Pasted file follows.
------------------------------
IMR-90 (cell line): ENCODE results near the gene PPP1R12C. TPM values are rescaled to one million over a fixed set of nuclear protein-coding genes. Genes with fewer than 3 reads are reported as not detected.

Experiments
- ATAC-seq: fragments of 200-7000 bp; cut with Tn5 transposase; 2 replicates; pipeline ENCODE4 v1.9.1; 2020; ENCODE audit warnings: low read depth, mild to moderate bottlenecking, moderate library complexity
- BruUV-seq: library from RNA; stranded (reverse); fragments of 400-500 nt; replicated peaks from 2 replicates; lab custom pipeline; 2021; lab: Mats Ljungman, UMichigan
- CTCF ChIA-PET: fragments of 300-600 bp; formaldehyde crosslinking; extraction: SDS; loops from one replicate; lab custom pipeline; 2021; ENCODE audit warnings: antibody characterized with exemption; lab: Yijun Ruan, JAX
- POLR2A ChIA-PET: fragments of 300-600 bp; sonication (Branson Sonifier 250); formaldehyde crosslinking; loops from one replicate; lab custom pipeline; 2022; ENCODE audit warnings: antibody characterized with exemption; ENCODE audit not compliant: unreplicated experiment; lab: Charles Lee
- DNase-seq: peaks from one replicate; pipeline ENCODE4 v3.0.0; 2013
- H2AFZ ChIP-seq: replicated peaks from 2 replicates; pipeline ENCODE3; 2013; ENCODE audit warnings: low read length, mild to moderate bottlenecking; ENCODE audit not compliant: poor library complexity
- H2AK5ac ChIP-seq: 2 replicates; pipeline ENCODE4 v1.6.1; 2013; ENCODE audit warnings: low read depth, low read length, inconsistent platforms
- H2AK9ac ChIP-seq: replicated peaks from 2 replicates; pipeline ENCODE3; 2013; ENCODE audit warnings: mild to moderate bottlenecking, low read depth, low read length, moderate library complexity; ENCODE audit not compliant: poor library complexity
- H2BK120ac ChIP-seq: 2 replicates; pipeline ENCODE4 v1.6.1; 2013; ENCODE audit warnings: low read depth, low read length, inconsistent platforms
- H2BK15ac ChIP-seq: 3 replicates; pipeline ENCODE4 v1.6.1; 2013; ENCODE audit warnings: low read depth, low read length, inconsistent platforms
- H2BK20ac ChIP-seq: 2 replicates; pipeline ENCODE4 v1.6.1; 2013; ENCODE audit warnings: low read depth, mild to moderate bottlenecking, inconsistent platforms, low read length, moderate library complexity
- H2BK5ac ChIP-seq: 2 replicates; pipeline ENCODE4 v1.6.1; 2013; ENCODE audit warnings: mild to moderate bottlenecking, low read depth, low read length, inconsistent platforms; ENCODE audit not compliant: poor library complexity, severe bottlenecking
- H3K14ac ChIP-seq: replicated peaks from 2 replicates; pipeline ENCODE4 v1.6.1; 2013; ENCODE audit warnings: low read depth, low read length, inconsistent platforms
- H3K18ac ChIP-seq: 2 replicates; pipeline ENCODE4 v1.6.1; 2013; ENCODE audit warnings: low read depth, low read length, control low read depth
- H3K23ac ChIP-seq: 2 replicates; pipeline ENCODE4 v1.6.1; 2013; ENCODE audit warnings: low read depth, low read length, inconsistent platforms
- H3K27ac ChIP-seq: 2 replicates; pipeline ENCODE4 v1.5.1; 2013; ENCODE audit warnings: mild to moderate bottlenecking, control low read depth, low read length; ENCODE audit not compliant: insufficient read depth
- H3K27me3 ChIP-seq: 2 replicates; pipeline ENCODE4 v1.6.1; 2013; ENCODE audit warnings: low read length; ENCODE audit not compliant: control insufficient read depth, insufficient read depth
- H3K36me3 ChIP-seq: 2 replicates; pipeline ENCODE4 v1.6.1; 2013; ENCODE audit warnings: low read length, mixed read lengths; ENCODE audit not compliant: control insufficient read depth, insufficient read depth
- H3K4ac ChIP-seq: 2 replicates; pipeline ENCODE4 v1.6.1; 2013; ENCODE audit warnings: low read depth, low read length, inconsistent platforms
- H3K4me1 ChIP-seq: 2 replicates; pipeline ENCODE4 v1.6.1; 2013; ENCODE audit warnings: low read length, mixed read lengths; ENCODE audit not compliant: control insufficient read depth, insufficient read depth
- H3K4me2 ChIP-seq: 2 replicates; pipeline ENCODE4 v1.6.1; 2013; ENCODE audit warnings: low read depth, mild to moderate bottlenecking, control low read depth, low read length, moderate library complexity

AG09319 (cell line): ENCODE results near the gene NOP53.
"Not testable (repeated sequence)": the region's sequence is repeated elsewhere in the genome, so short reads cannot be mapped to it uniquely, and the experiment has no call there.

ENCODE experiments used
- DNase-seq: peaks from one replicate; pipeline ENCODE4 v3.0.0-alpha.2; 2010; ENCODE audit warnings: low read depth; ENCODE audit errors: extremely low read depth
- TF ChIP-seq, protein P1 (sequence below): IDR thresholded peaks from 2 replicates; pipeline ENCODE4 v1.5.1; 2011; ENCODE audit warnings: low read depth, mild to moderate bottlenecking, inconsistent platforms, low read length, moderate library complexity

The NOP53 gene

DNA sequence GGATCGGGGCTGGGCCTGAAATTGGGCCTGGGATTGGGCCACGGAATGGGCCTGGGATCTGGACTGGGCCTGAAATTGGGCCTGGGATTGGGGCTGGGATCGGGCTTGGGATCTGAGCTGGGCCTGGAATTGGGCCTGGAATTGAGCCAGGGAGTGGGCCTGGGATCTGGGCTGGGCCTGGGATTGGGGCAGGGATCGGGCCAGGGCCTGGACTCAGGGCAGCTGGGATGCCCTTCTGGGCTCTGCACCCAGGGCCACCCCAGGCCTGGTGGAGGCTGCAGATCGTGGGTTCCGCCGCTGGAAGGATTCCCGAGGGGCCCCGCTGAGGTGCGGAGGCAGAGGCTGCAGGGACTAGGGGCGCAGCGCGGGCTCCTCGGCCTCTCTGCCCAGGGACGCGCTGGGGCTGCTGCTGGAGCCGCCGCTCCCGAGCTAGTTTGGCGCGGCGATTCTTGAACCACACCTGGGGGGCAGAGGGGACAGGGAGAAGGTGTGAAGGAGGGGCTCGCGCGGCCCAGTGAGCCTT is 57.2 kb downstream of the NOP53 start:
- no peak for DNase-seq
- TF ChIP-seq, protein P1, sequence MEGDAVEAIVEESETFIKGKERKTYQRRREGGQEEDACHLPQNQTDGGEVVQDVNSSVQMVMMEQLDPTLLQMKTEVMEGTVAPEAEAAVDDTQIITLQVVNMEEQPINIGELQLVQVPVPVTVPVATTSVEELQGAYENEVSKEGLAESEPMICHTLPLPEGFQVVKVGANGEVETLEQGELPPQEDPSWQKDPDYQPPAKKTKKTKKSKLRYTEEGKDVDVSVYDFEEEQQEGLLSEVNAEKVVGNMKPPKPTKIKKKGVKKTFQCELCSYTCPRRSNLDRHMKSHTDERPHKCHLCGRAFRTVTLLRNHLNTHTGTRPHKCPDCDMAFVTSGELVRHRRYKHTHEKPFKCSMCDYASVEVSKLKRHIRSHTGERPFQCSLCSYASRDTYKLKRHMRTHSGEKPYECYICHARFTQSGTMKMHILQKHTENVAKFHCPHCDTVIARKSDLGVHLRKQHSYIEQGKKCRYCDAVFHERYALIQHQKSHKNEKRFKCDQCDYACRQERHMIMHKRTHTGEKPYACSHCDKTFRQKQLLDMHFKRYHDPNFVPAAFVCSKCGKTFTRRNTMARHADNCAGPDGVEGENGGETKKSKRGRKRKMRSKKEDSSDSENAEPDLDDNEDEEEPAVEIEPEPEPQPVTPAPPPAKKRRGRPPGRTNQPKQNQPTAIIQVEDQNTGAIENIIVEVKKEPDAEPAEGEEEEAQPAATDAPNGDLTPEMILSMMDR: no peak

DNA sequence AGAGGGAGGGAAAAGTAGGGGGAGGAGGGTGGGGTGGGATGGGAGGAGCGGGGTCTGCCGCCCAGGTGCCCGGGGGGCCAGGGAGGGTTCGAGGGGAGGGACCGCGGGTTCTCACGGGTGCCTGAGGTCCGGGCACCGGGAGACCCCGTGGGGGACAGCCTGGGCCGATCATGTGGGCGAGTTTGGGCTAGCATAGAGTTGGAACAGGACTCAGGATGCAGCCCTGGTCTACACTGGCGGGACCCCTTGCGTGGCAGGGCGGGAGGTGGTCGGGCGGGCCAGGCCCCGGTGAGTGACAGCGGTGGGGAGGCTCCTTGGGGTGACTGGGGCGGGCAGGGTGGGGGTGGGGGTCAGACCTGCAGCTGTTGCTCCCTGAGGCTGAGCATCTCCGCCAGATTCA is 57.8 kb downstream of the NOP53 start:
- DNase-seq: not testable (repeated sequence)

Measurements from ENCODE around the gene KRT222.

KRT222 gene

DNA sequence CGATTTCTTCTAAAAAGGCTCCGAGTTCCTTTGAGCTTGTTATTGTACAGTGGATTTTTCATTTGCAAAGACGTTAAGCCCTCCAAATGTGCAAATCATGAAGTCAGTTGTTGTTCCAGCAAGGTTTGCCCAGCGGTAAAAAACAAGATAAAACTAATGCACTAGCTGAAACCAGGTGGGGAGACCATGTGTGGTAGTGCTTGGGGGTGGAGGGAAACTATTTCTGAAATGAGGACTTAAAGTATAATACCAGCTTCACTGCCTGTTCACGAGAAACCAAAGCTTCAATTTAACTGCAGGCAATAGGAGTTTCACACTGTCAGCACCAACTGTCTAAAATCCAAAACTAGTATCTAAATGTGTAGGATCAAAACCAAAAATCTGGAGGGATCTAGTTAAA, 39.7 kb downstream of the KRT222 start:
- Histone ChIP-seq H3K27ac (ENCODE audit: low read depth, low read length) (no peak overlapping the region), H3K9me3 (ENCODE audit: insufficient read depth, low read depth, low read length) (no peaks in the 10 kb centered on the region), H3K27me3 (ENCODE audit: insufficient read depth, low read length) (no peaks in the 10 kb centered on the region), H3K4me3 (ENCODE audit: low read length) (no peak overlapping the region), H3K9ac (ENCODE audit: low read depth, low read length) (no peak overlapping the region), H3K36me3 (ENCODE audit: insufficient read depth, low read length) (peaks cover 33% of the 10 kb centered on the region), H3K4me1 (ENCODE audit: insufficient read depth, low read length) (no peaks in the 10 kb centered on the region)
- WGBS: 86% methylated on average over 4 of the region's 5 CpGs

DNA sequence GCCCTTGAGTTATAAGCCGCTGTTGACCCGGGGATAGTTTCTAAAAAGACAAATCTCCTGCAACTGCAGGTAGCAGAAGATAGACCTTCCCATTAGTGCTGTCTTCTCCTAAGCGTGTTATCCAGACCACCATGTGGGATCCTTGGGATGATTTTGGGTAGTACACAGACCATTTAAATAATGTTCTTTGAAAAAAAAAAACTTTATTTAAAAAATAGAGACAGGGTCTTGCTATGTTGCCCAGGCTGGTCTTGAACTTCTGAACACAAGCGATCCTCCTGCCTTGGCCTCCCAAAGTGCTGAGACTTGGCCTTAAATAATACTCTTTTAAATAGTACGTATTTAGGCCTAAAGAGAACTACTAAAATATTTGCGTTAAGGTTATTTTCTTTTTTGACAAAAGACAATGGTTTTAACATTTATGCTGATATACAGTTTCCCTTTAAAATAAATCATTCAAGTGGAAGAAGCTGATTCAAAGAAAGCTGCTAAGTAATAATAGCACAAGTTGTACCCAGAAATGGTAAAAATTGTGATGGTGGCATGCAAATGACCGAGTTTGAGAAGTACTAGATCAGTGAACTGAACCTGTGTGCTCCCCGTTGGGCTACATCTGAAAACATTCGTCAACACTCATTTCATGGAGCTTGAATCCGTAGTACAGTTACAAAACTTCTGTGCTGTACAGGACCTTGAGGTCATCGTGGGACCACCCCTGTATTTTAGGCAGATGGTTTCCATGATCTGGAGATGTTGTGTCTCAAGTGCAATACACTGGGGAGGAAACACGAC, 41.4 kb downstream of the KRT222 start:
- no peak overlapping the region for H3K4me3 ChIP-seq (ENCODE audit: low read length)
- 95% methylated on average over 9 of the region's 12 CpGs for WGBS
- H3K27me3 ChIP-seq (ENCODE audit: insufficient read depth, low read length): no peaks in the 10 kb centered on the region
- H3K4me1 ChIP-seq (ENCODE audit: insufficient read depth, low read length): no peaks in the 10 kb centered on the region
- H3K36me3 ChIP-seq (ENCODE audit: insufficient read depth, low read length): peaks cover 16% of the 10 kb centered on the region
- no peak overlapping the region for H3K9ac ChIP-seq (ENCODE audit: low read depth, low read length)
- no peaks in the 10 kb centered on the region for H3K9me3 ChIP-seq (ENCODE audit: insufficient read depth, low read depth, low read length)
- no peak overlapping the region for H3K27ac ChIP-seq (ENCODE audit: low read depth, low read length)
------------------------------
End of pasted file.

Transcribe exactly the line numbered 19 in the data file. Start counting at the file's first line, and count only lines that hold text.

- H3K27me3 ChIP-seq: 2 replicates; pipeline ENCODE4 v1.6.1; 2013; ENCODE audit warnings: low read length; ENCODE audit not compliant: control insufficient read depth, insufficient read depth